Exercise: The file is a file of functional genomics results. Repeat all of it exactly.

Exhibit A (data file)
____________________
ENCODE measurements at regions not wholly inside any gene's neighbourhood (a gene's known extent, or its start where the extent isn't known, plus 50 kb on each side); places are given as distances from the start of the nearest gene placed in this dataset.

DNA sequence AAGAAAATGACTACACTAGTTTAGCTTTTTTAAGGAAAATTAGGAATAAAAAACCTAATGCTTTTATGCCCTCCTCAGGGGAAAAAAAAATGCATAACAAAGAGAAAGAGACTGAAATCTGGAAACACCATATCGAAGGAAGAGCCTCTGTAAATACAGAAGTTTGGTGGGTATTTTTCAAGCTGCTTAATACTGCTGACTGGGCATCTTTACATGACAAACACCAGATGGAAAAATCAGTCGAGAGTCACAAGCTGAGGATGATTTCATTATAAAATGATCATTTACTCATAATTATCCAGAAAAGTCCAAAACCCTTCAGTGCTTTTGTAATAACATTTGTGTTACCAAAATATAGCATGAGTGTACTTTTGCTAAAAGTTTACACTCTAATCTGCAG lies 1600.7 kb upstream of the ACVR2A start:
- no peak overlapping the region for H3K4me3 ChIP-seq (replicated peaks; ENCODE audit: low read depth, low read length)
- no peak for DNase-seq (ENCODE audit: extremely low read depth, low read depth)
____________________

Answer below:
ENCODE measurements at regions not wholly inside any gene's neighbourhood (a gene's known extent, or its start where the extent isn't known, plus 50 kb on each side); places are given as distances from the start of the nearest gene placed in this dataset.

DNA sequence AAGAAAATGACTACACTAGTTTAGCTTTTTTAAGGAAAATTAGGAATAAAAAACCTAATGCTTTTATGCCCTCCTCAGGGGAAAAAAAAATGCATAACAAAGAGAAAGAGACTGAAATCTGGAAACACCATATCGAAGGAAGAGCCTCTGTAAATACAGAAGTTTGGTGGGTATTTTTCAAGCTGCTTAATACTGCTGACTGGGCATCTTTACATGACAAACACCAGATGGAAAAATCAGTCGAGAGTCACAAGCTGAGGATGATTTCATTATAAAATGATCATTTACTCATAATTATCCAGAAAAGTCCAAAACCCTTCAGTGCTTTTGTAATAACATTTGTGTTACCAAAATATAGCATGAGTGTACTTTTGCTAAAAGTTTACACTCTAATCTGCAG lies 1600.7 kb upstream of the ACVR2A start:
- no peak overlapping the region for H3K4me3 ChIP-seq (replicated peaks; ENCODE audit: low read depth, low read length)
- no peak for DNase-seq (ENCODE audit: extremely low read depth, low read depth)